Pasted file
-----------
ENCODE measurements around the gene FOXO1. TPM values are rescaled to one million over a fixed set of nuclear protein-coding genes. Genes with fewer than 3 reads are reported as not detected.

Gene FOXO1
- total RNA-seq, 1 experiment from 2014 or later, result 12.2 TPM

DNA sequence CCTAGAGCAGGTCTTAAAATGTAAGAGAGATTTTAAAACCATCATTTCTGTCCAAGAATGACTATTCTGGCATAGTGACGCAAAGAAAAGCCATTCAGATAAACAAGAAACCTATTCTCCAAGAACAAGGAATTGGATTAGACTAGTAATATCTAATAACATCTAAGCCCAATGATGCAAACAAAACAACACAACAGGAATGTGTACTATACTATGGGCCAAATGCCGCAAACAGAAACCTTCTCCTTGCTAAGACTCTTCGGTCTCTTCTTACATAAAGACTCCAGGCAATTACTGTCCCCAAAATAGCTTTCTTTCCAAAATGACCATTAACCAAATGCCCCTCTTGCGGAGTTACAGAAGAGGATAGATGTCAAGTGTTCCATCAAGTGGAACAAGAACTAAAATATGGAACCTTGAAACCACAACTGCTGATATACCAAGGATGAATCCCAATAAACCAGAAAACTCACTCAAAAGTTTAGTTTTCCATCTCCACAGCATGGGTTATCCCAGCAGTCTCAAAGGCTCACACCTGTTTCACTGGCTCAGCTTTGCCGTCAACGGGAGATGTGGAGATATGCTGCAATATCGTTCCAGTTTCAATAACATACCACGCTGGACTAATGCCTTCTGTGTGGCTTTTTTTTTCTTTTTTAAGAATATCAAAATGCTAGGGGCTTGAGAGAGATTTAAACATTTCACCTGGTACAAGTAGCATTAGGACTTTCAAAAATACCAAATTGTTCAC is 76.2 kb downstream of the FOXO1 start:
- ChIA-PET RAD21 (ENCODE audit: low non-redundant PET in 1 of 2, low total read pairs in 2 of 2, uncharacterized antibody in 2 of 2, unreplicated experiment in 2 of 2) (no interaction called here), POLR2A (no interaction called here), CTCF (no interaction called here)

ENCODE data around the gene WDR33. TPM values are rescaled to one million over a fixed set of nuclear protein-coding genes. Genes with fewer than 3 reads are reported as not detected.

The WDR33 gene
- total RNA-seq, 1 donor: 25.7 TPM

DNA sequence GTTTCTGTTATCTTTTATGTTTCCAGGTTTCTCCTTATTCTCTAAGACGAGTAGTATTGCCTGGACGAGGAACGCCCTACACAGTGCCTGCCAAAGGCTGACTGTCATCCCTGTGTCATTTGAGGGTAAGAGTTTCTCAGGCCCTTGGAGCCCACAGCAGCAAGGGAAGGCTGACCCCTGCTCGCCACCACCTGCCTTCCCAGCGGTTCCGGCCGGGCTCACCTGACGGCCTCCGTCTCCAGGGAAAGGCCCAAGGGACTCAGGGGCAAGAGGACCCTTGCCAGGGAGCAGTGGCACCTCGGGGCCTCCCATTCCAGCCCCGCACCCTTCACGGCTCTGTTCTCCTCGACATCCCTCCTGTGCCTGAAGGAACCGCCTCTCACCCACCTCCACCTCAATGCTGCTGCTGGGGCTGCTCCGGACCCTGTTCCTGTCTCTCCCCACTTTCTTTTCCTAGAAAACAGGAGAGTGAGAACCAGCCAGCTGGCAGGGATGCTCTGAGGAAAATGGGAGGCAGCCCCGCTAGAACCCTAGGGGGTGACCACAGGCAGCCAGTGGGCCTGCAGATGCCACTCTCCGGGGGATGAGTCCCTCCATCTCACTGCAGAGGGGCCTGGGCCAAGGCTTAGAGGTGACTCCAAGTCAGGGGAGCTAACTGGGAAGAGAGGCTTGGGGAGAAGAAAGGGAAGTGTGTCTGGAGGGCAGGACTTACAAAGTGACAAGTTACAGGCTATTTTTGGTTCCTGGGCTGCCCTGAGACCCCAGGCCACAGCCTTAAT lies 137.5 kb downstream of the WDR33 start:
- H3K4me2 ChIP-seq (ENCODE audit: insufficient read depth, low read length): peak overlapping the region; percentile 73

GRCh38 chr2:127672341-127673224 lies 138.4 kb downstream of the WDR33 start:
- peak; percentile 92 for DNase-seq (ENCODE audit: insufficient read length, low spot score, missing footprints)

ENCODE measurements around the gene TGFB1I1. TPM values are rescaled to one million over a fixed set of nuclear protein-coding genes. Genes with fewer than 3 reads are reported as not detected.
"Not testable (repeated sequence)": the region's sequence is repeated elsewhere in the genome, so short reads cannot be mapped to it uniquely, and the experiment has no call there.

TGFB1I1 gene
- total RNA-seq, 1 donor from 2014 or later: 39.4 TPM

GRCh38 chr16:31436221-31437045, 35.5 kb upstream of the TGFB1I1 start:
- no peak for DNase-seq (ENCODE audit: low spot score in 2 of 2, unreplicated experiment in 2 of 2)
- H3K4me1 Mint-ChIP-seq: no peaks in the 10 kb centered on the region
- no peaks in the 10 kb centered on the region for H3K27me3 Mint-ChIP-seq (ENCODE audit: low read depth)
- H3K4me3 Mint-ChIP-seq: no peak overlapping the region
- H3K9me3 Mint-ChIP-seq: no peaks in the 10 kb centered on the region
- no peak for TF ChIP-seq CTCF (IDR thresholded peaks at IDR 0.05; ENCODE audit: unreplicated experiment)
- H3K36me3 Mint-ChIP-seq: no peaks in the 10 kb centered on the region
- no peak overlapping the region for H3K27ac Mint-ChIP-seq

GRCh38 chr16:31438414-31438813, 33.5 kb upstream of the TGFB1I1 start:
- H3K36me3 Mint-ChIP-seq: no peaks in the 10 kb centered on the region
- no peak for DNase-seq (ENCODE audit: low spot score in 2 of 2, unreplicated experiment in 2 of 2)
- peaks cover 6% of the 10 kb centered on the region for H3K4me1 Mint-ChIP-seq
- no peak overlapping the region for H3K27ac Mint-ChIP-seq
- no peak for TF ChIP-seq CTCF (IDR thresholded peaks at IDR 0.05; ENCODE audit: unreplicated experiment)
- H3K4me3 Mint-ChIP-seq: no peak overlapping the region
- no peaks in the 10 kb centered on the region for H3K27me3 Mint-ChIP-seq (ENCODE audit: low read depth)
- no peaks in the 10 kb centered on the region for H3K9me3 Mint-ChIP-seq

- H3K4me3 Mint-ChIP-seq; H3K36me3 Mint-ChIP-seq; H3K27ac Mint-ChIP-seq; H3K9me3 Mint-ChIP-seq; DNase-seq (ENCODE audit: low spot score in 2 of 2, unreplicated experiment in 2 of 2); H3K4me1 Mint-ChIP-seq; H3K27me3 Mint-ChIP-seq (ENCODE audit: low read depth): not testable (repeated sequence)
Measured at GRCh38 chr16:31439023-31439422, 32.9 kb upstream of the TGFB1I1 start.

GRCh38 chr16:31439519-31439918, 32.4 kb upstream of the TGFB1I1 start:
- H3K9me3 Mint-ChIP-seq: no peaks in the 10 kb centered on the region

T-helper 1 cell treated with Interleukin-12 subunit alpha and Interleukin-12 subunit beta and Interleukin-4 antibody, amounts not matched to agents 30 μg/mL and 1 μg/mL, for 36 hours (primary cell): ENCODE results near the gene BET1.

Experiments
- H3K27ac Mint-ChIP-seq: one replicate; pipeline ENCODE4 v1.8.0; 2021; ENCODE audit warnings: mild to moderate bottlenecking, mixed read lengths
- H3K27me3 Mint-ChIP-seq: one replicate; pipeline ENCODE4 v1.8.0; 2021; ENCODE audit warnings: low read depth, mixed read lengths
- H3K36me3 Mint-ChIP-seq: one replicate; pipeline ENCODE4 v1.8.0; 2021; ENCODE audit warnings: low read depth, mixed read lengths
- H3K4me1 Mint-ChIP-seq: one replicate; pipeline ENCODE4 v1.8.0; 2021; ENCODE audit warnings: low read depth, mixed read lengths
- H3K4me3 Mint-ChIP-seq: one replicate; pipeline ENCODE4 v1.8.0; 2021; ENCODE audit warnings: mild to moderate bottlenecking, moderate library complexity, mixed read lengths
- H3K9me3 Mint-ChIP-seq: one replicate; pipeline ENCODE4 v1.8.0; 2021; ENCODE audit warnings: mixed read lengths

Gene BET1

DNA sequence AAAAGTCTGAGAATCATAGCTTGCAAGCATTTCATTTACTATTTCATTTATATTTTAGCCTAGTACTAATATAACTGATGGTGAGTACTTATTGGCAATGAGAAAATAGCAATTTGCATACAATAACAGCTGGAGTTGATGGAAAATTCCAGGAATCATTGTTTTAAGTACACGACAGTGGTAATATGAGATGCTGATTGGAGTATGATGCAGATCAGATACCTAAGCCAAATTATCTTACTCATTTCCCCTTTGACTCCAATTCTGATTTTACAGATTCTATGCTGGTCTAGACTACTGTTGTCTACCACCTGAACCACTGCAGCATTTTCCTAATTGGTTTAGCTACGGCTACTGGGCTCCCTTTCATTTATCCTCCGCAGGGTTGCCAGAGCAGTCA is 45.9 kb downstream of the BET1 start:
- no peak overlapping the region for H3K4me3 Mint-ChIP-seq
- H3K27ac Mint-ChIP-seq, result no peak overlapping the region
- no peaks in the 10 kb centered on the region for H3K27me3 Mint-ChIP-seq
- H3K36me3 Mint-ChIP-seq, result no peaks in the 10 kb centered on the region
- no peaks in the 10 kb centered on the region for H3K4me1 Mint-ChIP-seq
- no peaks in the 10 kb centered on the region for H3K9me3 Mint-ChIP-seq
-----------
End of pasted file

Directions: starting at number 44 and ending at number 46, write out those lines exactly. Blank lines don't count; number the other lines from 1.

- H3K4me1 Mint-ChIP-seq: one replicate; pipeline ENCODE4 v1.8.0; 2021; ENCODE audit warnings: low read depth, mixed read lengths
- H3K4me3 Mint-ChIP-seq: one replicate; pipeline ENCODE4 v1.8.0; 2021; ENCODE audit warnings: mild to moderate bottlenecking, moderate library complexity, mixed read lengths
- H3K9me3 Mint-ChIP-seq: one replicate; pipeline ENCODE4 v1.8.0; 2021; ENCODE audit warnings: mixed read lengths